Friday, 16 February 2018

Travelling with a Teenager


Another picture from that wonderful Escher exhibition.  This time we're the stars. It's been interesting being with my son on his growing up journey.  Whilst teenagers often get a bad press I have to say that, in my personal experience, it's not been terrible at all.  Louis is still my favourite travelling companion. 

Last year in Granada I wrote a post with tips for travelling as a lone mum.   Some of those remain relevant.   I still prefer to have our own space rather than a hotel room in places that we both feel safe.  Intrepid trips to war torn African countries are not my bag.  And our pace is chilled.  If I were alone I'd be up and out by about nine but teenagers like a lie in.  Maybe with all that growing they do there are valid arguments about them needed extra sleep too.

Here's some of my other tips:

Desist from moaning when they want to buy tat from souvenir shops or the unhealthiest food on earth. I was the same at that age.  Somewhere along the line I learned the value of things.

On the other hand don't be afraid to put the kibosh on spending beyond what you can afford.  'That's too expensive' can be a bit of a mantra but means that we can take our regular trips away.

Let them lead the way when it comes to Google Maps.  It's all good practice for a time that they're going to be independent themselves.  I have a hunch that it'll come round more quickly than I realise.  After all birth to nearly fifteen seems to have gone in a flash.

Don't be a complete burning martyr when it comes to choosing things that you want to do but are not quite up a teen's street.  Go!    Put something on the agenda that they'd really like but where you'd prefer to have sharp objects inserted into your eyes as a trade off.

Re: those lie ins.  Bring something along to do in the mornings so that you don't feel resentful.  I've been reading, putting in extra meditation, working on the business and yes, carving polystyrene, all things that I have little time for in an normal working week.  Or use the time to go out for a walk on your own.

Give in occasionally when instead of wanting to try a local artisan food shop they'd prefer to go to a worldwide chain instead.  Maccy D and Starbucks have both featured on this trip when I really wanted to go to that little family run joint around the corner.

Use the relaxed time to talk but don't push it.  Don't expect that they spend every waking hour in your company.  Teens are solitary beasties who need their time alone.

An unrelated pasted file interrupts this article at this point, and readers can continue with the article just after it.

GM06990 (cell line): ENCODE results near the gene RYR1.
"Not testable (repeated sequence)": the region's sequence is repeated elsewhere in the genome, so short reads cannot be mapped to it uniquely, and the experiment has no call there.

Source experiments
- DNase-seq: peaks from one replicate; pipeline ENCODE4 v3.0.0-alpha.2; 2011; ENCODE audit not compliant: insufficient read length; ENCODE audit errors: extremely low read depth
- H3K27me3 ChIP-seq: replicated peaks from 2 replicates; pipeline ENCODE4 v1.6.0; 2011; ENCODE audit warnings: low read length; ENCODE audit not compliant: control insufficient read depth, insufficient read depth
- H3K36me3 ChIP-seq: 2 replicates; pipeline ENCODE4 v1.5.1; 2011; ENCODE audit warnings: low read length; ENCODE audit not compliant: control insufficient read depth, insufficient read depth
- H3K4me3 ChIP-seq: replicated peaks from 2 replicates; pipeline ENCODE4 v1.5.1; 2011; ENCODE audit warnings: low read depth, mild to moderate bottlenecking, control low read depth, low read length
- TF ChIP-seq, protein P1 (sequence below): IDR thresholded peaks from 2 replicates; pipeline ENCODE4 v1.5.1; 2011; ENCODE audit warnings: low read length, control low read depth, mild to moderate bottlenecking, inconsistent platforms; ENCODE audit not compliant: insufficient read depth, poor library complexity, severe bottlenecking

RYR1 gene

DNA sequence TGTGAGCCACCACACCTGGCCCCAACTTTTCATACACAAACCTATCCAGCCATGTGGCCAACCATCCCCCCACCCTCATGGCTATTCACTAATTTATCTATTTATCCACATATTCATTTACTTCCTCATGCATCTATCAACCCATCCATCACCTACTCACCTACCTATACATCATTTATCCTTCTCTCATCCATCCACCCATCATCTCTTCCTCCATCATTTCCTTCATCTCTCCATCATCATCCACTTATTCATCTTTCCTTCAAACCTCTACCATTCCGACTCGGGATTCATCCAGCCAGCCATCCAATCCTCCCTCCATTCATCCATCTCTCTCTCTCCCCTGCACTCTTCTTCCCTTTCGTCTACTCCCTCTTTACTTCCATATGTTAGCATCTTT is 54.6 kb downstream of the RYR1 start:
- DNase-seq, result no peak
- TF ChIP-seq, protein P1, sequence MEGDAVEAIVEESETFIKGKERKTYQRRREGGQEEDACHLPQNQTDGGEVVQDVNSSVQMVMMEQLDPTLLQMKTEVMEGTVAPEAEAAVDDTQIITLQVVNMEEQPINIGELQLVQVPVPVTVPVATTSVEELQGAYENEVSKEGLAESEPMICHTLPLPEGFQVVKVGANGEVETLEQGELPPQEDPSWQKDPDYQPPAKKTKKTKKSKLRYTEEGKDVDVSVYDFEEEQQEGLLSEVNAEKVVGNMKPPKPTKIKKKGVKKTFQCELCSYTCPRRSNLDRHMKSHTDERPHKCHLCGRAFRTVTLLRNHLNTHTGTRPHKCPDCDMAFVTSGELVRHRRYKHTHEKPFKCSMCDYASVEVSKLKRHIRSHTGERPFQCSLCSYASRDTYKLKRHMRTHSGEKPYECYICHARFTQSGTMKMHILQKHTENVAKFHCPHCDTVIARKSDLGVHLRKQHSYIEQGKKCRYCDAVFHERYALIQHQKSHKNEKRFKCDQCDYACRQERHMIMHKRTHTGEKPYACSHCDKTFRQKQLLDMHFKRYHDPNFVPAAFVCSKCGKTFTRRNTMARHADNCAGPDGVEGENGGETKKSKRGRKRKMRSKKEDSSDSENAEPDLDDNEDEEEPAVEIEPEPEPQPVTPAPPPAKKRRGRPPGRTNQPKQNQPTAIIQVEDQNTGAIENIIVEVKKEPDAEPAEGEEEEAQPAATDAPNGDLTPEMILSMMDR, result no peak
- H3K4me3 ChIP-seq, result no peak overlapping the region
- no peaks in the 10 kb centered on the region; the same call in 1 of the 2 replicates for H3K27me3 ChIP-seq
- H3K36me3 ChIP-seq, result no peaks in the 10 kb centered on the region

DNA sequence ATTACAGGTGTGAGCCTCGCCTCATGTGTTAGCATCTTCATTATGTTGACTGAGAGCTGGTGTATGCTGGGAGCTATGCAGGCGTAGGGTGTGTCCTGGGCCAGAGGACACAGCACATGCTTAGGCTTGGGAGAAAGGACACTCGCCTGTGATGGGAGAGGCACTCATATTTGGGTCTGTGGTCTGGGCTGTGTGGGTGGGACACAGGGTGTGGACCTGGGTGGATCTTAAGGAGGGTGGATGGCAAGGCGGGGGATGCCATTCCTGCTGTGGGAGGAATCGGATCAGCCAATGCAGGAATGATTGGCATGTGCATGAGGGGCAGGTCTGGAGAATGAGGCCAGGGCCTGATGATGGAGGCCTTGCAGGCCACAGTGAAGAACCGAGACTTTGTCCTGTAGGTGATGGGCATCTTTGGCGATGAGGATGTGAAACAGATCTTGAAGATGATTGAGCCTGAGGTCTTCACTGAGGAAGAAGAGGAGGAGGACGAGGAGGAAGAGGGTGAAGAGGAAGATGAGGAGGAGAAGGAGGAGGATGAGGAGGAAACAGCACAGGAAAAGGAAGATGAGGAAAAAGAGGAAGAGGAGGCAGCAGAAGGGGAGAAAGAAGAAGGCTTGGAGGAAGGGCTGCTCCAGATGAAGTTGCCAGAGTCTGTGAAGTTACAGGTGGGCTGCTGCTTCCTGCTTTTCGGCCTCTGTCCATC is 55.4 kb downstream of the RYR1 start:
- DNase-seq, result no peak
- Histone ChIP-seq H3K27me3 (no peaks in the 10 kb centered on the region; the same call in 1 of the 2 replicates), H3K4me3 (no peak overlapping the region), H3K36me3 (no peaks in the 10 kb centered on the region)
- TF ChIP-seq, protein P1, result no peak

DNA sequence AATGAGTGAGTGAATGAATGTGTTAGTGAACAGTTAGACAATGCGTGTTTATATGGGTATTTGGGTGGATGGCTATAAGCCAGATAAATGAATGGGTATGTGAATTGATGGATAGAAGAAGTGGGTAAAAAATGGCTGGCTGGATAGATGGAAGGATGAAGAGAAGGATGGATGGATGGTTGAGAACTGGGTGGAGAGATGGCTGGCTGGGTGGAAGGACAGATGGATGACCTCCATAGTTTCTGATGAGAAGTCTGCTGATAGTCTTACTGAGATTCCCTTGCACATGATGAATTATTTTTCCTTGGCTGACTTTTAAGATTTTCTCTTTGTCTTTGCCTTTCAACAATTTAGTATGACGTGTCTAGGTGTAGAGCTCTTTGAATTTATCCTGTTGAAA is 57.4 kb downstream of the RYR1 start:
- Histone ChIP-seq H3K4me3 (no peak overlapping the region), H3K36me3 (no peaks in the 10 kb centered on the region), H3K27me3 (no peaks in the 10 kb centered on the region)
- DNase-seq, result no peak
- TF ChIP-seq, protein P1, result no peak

8 comments:

  1. I remember us having a go at kayaking one holiday when TYM was a similar age. He was totally up for it and I really wasn't keen....it proved to be a brilliant afternoon and we killed ourselves laughing as we tried to get ourselves coordinated enough to go in a straight line instead of heading off into the river bank! Arilx

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    1. We've already done that...when Louis was three! He was unperturbed by the rapids on the French river. xx

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  2. Teenagers do get bad press. Your points are so right and so thoughtful. What a great mum you are! I have to say your points could equally apply to me, and I am a long way past being a teenager!

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    1. I try to take a middle line. Oh we've had another McFlurry today! xx

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  3. Sounds like you have a great relationship.I've never had children,but I see how my cousin-single- has been with her son,my godson & she too is brilliant.He is now 21-she's so proud of him,but she misses him now he's at university.She said recently"I've done a good job" & she has x

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    1. I've done the best job that I can. It happens to be the most important one that I've done in my life. xx

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  4. There is no doubt about it, you are the best Mum in the world! xx

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